-It’s befitting of your genre.

-It’s reserved for background characters as a way of creating atmosphere.

-You drive the plot forward by showing the significance of the physical, versus telling about what it is.

When Sparse Character Descriptions are Right for You

While I’m intrigued by the longer descriptions in the first block, I’m deeply moved by Jonathan Safran Foer’s, “He did not look like anything special at all.” It makes me heart lurch. (Disclosure: this is from one of my all time favorite novels and every human being should put whatever trash they’re reading down and buy “Everything is Illuminated.” Now.) I think that minimal descriptions like this work when the few words used tell us more about who the character is than what he looks like. “He had blue eyes and light brown hair,” is just as many words, but somehow says a lot less, doesn’t it?

Of course, all your main characters can’t be walking eraser marks. Eventually, we’ll have to tell our readers enough that they can form for themselves a picture of our heroes and villains. One great way to do this is to reveal a few signature characteristics outright, and unfurl the rest as the reader makes her way through your text. This usually involves a few trademark visuals that define our character. For Harry Potter, it’s unruly black hair, green eyes, and a peculiar scar. For Theo Decker of The Goldfinch, it’s light brown eyes and horn-rimmed glasses. Slowly, we find out smaller bits as the books continue: we learn that Theo is actually quite handsome, and that Harry is particularly scrawny. Instead of dumping a list of descriptive traits on us from the get go, the authors give us small nuggets along the way, allowing us to weave the details into the characters we’ve already envisioned for ourselves.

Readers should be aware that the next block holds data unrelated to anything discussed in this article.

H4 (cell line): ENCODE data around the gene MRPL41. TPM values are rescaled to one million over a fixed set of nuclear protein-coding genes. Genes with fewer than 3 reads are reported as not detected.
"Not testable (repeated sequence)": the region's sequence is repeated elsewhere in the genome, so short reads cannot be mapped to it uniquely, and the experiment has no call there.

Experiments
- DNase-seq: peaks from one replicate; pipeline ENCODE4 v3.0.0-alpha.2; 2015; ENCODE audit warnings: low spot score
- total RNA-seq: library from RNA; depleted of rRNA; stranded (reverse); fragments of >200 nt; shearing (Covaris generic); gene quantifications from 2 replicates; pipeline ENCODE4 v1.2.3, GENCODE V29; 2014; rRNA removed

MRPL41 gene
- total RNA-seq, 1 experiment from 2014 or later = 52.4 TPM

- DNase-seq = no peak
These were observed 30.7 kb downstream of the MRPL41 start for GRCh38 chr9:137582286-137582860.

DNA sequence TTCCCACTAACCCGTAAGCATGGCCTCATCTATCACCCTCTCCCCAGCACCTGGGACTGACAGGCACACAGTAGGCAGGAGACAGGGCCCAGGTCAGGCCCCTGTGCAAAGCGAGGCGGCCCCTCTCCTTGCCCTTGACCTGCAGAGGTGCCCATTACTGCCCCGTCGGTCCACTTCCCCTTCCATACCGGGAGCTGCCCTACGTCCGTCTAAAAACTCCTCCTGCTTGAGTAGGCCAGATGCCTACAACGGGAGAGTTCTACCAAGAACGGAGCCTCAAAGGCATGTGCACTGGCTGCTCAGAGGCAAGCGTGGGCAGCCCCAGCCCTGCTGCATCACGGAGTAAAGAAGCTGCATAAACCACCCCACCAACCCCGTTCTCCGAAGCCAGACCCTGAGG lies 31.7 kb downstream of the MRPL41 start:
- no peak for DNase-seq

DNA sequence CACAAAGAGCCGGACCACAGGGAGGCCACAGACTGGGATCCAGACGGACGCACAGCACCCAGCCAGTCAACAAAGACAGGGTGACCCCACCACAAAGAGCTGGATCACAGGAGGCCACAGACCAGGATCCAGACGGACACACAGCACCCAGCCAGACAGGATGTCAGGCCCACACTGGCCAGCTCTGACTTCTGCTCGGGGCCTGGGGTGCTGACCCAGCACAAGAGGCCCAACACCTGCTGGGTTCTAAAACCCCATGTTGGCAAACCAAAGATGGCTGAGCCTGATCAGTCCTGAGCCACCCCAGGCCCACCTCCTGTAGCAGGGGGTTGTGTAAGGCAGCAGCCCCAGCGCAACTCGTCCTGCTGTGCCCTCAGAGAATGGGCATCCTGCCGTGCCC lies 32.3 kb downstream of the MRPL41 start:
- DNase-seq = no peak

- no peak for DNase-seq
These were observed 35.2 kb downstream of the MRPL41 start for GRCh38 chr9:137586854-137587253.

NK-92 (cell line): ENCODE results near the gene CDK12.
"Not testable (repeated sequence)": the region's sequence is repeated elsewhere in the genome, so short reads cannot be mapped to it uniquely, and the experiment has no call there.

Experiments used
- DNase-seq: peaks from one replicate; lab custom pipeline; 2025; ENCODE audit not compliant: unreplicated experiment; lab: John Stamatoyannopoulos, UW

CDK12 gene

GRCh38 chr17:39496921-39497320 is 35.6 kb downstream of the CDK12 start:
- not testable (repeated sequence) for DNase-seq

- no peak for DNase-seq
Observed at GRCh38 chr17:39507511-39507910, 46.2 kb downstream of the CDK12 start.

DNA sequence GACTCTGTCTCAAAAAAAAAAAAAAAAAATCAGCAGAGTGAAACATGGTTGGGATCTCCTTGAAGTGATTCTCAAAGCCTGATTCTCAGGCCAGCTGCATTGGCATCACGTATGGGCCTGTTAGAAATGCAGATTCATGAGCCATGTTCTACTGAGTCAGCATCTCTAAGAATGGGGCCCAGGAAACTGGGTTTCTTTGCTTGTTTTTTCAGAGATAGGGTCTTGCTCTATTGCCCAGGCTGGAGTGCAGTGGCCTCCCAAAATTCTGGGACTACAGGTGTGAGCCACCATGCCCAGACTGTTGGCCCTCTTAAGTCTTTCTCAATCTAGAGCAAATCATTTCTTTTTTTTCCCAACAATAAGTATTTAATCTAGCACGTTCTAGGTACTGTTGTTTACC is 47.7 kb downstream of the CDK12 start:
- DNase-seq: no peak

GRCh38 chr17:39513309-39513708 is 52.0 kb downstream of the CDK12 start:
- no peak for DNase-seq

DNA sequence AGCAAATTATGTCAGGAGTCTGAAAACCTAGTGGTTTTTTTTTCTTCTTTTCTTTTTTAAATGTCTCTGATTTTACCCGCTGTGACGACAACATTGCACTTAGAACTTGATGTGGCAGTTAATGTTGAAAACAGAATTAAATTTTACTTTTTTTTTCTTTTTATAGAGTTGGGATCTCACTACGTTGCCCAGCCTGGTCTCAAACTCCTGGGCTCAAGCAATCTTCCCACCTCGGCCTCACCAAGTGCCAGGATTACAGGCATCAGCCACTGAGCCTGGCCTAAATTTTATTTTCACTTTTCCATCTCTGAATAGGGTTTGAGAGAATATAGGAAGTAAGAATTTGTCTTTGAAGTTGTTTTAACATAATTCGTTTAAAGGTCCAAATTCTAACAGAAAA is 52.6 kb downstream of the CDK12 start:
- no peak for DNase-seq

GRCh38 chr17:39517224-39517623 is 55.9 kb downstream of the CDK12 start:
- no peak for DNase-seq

Last, these brief descriptions work because so often they say more about the nature of the character. Take this description from “A Drink Before War.”

“Sterling Mulkern was a florid, beefy man, the kind who carried weight like a weapon, not a liability. He had a shock of stiff white hair you could land a DC-10 on and a handshake that stopped just short of inducing paralysis.”

We might not know Sterling’s eye color or the shape of his nose, but I’ll be damned if we don’t have a crystal clear feeling about him as a man. I can feel the crushing weight of his handshake. I can feel the threat of violence in his stature. And I can see a man like that. Heck, most of us know a man like that, making the story that much more personal and our investment that much more likely.

IN SUMMATION: Writing sparse character descriptions work when:

-You choose words wisely, picking ones that evoke deeper feeling.

-You sprinkle fitting attributes along your story as you go.

-Your visceral description insinuates more about the kind of person you’re describing, as opposed to just what they look like.

What’s Your Natural Tendency Tend to Be?

I’d love to know: what do you gravitate towards in your own writing or reading? Do you think there’s a set way that’s best? Share it with me in the comments–I’d love to hear your opinion.

One response to “When to Shut Up and When to Talk: The Key to Character Description”

  1. Oh wow, it’s obvious how much work you’ve put into this. Everything from the research to piecing this story together must’ve took quite a while. Great on you for providing so much value.

    I myself tend to be an under-describer. But the long descriptions you’ve highlighted were amazing. And they were books I enjoyed reading too.

    Anyway, thanks for this post!

    Like